Based on the research I’ve done so far, I think the issue would be clear if the District Court had issued the stay — absent a mandate, the District Court would not be instructed to do anything; lift its stay or otherwise. The District Court’s stay would therefore be in effect.

There might well be case law on this I have not yet discovered, but the effect of the panel opinion on the stay seems more ambiguous given the fact that it was the 7th Circuit panel who issued today’s opinion that entered the stay under Fed. R. App. Proc 8(a)(2) in the first place. Presumably this panel could have lifted its own stay by issuing an order to that effect at any time during these proceedings. The question is whether the panel has, in fact, lifted the stay – at least by implication by virtue of today’s opinion – when the 7th Circuit panel wrote, “The district court judgments invalidating and enjoining these two states’ prohibitions of same-sex marriage are AFFIRMED.” Does that language override the earlier order of this same panel that said the injunction was stayed pending resolution of the appeal?

I don’t know that the answer to that is necessarily clear (absent, as I said, case law on point that I have not yet found). But the Indiana Attorney General has taken the position that the answer is that today’s opinion does not override the panel’s earlier order issuing a stay. My guess would be that most or all state officials would defer to the Attorney General under these circumstances.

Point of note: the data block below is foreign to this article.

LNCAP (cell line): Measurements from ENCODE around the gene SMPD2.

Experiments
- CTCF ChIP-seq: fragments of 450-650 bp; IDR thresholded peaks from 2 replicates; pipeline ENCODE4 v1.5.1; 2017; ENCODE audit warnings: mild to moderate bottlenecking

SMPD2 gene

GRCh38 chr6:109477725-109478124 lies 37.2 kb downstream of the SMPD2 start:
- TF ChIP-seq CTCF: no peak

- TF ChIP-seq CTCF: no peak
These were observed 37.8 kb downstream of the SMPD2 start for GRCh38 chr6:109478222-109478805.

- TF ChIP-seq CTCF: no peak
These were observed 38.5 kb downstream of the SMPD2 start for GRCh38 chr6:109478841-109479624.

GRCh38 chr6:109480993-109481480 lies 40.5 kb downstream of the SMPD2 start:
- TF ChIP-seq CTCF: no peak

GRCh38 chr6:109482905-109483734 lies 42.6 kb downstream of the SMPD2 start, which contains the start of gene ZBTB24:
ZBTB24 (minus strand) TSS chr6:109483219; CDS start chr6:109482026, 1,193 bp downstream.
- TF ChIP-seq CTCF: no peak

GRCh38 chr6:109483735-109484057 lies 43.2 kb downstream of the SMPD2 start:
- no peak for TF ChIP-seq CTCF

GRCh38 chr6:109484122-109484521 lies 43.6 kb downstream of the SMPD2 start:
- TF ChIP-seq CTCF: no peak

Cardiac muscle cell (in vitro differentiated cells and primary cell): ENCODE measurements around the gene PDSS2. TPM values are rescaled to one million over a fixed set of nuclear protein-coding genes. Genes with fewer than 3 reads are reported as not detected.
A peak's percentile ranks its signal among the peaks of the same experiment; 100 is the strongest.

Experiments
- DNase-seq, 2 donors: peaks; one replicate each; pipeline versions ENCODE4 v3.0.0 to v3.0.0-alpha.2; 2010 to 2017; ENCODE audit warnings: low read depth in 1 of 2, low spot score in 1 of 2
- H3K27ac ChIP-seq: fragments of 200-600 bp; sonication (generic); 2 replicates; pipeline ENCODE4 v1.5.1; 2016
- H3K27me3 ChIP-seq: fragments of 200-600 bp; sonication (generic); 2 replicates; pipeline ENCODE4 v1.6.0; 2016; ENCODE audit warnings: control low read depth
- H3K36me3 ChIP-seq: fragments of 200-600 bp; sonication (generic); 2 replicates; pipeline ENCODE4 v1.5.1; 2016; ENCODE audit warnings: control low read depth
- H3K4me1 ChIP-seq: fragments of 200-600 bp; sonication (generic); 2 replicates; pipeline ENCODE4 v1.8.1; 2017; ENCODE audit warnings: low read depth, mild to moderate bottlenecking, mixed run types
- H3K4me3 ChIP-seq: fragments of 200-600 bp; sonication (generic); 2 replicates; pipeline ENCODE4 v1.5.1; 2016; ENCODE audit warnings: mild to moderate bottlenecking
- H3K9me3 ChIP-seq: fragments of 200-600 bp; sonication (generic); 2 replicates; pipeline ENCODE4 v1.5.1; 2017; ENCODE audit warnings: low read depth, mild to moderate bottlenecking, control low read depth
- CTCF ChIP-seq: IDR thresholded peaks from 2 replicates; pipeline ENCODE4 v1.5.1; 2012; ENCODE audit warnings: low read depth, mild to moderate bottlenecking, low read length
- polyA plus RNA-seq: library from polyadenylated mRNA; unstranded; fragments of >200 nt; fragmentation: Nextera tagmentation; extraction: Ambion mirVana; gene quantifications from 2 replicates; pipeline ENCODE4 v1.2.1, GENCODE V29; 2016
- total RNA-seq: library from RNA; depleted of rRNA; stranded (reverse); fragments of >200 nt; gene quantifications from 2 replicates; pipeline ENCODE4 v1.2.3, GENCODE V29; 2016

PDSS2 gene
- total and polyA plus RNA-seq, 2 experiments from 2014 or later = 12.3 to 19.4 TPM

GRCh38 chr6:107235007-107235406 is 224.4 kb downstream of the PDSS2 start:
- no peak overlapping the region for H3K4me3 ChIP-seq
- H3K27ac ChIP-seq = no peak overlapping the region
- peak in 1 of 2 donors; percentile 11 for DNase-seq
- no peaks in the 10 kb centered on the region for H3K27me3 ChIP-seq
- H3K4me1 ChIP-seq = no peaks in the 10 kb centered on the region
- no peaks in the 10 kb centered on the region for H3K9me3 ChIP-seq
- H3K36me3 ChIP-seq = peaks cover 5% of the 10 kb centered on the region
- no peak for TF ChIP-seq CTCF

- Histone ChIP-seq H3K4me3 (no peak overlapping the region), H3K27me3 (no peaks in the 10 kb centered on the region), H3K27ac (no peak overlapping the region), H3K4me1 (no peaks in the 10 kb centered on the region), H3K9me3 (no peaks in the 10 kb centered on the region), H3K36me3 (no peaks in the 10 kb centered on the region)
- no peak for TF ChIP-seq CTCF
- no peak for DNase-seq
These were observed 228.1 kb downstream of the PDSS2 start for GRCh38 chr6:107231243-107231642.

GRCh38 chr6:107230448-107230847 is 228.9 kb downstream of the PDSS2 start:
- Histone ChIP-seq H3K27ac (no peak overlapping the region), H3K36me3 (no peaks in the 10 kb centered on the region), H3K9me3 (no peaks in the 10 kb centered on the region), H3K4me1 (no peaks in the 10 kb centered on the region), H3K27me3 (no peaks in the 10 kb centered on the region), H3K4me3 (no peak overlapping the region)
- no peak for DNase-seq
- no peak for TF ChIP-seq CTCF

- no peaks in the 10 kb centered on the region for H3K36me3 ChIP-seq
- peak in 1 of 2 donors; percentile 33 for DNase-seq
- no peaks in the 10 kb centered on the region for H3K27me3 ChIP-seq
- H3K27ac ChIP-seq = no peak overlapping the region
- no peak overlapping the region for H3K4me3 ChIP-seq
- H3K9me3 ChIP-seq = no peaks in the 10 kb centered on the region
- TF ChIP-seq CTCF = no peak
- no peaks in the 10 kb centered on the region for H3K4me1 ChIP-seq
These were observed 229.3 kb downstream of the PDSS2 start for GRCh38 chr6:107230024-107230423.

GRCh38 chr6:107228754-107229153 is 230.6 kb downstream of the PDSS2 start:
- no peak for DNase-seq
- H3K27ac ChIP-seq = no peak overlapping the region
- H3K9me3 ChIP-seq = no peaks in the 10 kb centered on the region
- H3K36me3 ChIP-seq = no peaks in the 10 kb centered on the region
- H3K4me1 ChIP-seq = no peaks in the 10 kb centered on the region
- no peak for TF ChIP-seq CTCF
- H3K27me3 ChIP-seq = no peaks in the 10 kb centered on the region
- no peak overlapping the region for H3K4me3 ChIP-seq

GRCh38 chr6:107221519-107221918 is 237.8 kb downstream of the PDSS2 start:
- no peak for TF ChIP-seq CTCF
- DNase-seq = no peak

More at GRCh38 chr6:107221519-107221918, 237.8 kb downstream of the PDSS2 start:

The Attorney General has indicated its intent to seek a stay from the United States Supreme Court pending its petition for certiorari to the Supreme Court and that the Supreme Court has granted such stays in two other cases. If the United States Supreme Court orders a stay, that obviously clears up any ambiguity.

Attorney Reprimanded in Blackford County for Bold Anti-Sock Stance

As I’ve mentioned in the past on Twitter, a day that begins with the donning of socks is, in most ways that matter, a day that has already been lost. But, I’m also craven in matters of fashion and matters of judicial preference. So, if judges want socks, as a member of the bar, I wear socks. However, this practitioner in Blackford County, Indiana is made of sterner stuff (pdf). (h/t Indiana Law Blog).

The judge observed that this otherwise appropriately attired practitioner was not wearing socks. (I actually had never really contemplated a judge looking all that intently at my feet – I’d probably better remember to polish my shoes!) The judge did what a decent judge will do when bothered by something somewhat incidental to a lawyer’s performance in court — he took the guy aside privately and said that he’d like the lawyer to wear socks in the courtroom. According to the subsequent court order, the lawyer responded that he hates wearing socks. (And what right thinking member of society doesn’t?) But, then he probably went a (sockless) step too far, telling the judge that until he saw orders or other legal authority to the contrary, he’d continue his sockless ways.